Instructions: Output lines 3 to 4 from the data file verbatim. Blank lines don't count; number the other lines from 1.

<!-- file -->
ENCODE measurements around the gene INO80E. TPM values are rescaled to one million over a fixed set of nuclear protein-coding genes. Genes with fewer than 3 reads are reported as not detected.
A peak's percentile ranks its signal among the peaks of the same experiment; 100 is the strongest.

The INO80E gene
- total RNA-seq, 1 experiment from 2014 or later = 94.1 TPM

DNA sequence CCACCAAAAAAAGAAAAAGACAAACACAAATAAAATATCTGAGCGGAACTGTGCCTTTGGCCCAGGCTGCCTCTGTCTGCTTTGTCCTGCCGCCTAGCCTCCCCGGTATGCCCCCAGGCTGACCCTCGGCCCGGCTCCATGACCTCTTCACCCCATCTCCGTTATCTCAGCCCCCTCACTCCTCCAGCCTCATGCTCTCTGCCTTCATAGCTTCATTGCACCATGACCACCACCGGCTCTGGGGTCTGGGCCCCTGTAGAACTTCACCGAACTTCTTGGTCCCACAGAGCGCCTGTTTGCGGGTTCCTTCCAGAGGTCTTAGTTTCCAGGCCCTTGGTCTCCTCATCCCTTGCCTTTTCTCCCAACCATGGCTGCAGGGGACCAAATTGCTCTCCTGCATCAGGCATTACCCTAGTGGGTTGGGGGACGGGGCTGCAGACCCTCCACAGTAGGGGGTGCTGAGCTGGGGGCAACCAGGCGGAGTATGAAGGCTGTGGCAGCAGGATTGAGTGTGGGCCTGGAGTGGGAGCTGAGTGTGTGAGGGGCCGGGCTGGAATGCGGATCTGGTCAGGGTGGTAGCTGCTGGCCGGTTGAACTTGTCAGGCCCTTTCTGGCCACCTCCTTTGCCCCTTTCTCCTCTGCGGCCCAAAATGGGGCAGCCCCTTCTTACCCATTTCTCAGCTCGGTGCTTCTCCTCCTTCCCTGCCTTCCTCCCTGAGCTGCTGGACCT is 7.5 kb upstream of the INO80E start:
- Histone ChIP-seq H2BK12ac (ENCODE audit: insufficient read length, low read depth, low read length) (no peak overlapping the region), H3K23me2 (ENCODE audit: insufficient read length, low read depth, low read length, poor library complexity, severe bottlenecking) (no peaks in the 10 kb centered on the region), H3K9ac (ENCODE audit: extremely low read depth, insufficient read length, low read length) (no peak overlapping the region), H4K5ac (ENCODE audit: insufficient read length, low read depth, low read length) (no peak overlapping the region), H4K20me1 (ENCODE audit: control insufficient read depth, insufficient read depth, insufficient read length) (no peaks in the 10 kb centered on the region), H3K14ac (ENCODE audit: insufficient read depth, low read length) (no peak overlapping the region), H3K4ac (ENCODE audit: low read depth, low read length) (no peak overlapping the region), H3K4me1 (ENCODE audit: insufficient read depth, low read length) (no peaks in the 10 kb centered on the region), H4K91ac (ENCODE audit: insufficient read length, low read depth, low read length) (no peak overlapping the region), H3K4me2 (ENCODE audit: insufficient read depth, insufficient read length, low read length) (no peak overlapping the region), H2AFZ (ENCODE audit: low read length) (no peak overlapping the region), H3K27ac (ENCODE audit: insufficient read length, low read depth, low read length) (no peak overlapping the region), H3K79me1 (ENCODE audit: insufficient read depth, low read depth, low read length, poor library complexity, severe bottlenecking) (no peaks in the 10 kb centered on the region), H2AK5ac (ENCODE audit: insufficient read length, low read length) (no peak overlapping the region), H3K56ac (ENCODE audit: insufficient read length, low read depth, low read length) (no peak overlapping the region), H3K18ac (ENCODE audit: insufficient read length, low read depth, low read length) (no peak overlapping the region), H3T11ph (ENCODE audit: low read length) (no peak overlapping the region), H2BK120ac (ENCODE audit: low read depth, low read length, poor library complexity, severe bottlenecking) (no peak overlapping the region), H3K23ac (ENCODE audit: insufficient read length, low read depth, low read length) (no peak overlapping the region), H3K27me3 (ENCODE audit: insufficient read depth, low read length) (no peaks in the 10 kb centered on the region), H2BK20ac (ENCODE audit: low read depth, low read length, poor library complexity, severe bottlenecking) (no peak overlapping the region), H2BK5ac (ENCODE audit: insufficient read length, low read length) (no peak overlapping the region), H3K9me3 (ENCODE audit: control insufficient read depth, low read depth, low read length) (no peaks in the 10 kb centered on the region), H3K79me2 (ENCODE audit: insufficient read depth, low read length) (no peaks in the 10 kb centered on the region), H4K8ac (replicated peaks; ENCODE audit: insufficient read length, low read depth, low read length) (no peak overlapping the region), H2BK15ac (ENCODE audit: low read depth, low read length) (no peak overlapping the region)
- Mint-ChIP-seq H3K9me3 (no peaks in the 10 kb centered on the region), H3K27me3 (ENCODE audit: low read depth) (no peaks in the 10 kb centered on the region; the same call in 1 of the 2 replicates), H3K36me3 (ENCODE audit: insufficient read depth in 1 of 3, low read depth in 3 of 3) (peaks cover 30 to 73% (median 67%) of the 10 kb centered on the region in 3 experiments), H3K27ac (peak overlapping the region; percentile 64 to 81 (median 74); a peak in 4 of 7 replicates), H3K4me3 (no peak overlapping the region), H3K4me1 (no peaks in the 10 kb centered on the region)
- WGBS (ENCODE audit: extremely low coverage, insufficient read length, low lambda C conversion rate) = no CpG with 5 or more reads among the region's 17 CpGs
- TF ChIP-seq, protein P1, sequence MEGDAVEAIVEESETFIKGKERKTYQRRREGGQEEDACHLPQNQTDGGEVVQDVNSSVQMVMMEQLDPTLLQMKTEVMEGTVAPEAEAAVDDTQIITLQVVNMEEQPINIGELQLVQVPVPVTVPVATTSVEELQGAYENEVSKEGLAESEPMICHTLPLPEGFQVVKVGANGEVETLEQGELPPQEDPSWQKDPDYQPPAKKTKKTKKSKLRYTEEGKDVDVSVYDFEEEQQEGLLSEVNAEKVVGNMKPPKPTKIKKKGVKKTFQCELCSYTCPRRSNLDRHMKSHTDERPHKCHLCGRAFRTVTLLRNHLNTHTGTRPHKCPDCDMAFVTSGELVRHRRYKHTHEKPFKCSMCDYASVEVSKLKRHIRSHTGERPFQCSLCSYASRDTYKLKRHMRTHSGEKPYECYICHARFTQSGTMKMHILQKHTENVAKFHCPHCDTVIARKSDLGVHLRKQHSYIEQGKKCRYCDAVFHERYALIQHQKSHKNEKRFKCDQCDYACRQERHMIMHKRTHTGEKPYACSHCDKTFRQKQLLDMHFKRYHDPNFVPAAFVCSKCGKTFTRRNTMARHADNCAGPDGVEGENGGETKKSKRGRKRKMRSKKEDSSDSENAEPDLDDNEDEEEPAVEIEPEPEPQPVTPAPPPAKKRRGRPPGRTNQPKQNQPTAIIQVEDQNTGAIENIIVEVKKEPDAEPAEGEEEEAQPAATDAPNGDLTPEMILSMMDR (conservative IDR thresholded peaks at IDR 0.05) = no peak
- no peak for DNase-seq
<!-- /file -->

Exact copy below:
The INO80E gene
- total RNA-seq, 1 experiment from 2014 or later = 94.1 TPM